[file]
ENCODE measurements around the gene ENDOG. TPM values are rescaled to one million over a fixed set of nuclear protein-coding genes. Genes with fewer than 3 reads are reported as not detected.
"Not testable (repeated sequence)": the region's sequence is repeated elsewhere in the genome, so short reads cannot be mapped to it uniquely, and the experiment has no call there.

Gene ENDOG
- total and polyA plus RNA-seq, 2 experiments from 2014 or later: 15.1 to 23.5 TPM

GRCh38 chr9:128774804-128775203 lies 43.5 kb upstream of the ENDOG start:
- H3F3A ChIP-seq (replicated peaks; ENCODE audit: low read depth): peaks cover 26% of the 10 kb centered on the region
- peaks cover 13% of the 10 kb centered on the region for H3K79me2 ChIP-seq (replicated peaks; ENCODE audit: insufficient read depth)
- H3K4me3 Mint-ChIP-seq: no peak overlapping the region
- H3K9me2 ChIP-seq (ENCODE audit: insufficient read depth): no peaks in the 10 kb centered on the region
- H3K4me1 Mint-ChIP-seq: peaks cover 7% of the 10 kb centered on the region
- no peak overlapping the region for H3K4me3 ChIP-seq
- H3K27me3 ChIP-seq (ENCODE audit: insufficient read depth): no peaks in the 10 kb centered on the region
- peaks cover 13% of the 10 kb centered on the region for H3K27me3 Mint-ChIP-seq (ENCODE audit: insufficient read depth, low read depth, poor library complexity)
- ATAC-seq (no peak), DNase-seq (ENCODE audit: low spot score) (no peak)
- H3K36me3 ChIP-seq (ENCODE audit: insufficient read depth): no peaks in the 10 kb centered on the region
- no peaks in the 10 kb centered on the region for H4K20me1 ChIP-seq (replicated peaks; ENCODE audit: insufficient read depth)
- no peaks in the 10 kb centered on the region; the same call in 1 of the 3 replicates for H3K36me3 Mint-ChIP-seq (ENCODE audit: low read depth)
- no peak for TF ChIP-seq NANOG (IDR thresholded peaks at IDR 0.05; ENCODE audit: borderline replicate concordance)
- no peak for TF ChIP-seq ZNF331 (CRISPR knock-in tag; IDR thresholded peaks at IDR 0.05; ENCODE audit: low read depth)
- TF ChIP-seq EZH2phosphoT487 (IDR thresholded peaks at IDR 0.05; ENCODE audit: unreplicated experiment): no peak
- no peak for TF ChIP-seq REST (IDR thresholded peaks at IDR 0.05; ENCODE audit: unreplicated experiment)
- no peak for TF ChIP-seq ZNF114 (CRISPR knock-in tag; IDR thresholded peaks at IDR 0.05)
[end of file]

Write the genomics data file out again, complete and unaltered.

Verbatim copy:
ENCODE measurements around the gene ENDOG. TPM values are rescaled to one million over a fixed set of nuclear protein-coding genes. Genes with fewer than 3 reads are reported as not detected.
"Not testable (repeated sequence)": the region's sequence is repeated elsewhere in the genome, so short reads cannot be mapped to it uniquely, and the experiment has no call there.

Gene ENDOG
- total and polyA plus RNA-seq, 2 experiments from 2014 or later: 15.1 to 23.5 TPM

GRCh38 chr9:128774804-128775203 lies 43.5 kb upstream of the ENDOG start:
- H3F3A ChIP-seq (replicated peaks; ENCODE audit: low read depth): peaks cover 26% of the 10 kb centered on the region
- peaks cover 13% of the 10 kb centered on the region for H3K79me2 ChIP-seq (replicated peaks; ENCODE audit: insufficient read depth)
- H3K4me3 Mint-ChIP-seq: no peak overlapping the region
- H3K9me2 ChIP-seq (ENCODE audit: insufficient read depth): no peaks in the 10 kb centered on the region
- H3K4me1 Mint-ChIP-seq: peaks cover 7% of the 10 kb centered on the region
- no peak overlapping the region for H3K4me3 ChIP-seq
- H3K27me3 ChIP-seq (ENCODE audit: insufficient read depth): no peaks in the 10 kb centered on the region
- peaks cover 13% of the 10 kb centered on the region for H3K27me3 Mint-ChIP-seq (ENCODE audit: insufficient read depth, low read depth, poor library complexity)
- ATAC-seq (no peak), DNase-seq (ENCODE audit: low spot score) (no peak)
- H3K36me3 ChIP-seq (ENCODE audit: insufficient read depth): no peaks in the 10 kb centered on the region
- no peaks in the 10 kb centered on the region for H4K20me1 ChIP-seq (replicated peaks; ENCODE audit: insufficient read depth)
- no peaks in the 10 kb centered on the region; the same call in 1 of the 3 replicates for H3K36me3 Mint-ChIP-seq (ENCODE audit: low read depth)
- no peak for TF ChIP-seq NANOG (IDR thresholded peaks at IDR 0.05; ENCODE audit: borderline replicate concordance)
- no peak for TF ChIP-seq ZNF331 (CRISPR knock-in tag; IDR thresholded peaks at IDR 0.05; ENCODE audit: low read depth)
- TF ChIP-seq EZH2phosphoT487 (IDR thresholded peaks at IDR 0.05; ENCODE audit: unreplicated experiment): no peak
- no peak for TF ChIP-seq REST (IDR thresholded peaks at IDR 0.05; ENCODE audit: unreplicated experiment)
- no peak for TF ChIP-seq ZNF114 (CRISPR knock-in tag; IDR thresholded peaks at IDR 0.05)